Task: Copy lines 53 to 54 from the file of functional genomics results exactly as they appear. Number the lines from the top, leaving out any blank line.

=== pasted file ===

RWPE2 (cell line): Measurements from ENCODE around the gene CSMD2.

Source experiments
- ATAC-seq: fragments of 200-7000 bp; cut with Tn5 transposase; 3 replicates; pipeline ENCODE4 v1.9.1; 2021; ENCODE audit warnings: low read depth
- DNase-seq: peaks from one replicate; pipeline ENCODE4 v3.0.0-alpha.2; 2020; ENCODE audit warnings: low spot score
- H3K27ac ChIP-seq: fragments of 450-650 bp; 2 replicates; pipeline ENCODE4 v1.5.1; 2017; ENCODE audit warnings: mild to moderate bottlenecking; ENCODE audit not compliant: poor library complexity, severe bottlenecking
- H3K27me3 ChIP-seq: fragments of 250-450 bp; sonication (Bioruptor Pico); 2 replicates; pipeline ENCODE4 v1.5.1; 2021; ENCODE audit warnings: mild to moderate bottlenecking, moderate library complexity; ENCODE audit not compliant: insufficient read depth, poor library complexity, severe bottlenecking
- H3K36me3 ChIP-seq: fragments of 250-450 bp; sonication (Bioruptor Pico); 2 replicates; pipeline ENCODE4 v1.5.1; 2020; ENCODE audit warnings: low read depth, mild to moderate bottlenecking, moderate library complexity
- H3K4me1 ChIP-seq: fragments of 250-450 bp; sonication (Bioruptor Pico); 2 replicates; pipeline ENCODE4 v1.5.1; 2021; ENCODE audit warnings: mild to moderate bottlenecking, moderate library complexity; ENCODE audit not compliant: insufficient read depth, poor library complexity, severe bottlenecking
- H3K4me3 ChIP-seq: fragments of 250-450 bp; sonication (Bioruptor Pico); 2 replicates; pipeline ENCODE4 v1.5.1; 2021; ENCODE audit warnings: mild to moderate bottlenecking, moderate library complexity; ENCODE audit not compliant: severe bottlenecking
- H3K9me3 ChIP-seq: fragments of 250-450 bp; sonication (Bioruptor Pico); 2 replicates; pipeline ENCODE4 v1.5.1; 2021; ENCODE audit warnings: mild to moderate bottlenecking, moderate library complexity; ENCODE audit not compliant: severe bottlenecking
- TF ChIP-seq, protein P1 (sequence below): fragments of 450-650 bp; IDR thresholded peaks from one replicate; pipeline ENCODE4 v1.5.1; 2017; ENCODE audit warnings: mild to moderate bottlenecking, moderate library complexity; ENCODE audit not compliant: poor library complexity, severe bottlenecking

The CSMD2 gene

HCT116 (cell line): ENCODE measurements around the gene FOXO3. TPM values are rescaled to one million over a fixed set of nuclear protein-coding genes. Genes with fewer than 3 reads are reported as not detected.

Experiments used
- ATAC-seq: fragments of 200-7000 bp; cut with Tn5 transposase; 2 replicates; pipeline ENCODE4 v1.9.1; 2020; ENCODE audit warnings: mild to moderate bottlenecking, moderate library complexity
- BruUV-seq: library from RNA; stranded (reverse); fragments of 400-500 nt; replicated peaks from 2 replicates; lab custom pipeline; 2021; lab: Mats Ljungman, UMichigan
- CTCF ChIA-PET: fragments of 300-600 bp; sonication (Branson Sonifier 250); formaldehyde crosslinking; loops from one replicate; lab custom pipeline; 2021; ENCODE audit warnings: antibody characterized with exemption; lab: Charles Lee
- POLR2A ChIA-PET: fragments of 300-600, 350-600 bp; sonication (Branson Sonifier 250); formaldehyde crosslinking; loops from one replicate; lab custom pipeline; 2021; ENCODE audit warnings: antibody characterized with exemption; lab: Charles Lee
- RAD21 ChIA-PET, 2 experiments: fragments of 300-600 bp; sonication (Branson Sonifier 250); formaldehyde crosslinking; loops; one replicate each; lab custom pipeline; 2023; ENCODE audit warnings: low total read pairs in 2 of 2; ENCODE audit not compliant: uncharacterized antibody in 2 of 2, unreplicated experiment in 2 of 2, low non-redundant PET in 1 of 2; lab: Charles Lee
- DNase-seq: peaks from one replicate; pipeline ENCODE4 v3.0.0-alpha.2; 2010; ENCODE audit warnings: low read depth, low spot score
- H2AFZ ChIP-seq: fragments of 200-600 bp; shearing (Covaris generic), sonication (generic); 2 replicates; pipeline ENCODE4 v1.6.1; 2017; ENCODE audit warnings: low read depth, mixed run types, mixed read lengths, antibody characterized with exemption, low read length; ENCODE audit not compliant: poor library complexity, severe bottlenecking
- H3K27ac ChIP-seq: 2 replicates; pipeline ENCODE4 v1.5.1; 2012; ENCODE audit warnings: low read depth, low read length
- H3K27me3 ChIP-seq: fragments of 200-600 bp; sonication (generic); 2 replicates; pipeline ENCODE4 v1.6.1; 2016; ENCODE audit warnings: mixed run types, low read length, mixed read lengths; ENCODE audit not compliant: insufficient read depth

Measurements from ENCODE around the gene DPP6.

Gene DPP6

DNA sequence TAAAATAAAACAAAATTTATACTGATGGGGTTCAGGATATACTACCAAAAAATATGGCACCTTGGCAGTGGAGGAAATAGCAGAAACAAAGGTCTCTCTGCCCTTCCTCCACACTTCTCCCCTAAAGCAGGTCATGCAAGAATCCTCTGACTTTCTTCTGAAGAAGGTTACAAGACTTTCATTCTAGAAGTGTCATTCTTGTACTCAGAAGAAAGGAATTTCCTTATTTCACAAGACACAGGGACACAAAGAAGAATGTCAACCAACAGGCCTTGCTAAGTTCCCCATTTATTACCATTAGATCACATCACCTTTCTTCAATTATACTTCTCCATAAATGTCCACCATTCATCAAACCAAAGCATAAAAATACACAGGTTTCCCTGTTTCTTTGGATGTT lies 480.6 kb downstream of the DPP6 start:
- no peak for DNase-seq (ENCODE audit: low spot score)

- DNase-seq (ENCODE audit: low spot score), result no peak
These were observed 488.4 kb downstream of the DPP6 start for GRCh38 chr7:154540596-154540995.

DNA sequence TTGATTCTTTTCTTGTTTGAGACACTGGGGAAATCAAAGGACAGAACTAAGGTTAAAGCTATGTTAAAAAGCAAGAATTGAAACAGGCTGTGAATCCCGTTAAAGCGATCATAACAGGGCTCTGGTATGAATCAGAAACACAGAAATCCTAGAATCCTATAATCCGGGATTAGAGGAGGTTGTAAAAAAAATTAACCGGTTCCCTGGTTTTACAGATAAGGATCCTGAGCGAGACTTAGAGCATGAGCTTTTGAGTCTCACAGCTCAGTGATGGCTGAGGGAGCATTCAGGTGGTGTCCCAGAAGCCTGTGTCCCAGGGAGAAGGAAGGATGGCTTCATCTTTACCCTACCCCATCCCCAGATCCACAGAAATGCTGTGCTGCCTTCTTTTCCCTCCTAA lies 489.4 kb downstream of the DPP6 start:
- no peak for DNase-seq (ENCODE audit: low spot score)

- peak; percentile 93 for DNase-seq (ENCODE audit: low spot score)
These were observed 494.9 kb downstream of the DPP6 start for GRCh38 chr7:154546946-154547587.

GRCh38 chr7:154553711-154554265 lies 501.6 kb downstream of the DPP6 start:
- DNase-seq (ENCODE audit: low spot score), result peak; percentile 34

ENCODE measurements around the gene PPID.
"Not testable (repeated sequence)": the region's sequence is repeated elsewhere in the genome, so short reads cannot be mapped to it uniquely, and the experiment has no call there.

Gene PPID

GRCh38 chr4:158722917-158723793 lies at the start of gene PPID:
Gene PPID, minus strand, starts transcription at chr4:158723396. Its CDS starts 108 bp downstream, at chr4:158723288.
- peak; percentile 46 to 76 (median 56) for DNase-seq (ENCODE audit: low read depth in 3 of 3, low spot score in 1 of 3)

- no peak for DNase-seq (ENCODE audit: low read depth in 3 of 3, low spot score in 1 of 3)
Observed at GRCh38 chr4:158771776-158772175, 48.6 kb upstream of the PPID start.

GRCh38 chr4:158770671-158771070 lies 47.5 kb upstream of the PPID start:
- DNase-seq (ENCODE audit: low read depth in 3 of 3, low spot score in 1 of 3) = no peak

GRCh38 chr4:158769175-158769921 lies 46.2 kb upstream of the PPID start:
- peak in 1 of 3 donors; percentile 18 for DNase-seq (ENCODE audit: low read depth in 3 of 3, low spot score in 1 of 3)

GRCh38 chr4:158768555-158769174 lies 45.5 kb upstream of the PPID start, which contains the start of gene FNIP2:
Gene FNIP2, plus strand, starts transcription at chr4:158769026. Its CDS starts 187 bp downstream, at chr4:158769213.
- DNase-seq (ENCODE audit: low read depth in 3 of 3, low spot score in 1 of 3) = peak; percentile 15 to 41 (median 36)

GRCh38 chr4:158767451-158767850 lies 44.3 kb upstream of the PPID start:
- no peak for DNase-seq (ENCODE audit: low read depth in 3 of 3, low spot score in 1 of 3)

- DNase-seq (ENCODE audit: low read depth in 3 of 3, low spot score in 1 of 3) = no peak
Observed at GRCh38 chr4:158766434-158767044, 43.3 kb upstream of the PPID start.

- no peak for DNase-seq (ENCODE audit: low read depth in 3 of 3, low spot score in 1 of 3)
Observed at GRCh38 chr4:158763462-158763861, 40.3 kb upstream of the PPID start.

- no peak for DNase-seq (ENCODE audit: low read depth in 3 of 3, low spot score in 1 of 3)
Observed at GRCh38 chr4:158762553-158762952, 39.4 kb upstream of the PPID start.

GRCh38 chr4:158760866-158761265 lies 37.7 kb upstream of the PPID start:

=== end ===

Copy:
- DNase-seq (ENCODE audit: low read depth in 3 of 3, low spot score in 1 of 3) = no peak
Observed at GRCh38 chr4:158766434-158767044, 43.3 kb upstream of the PPID start.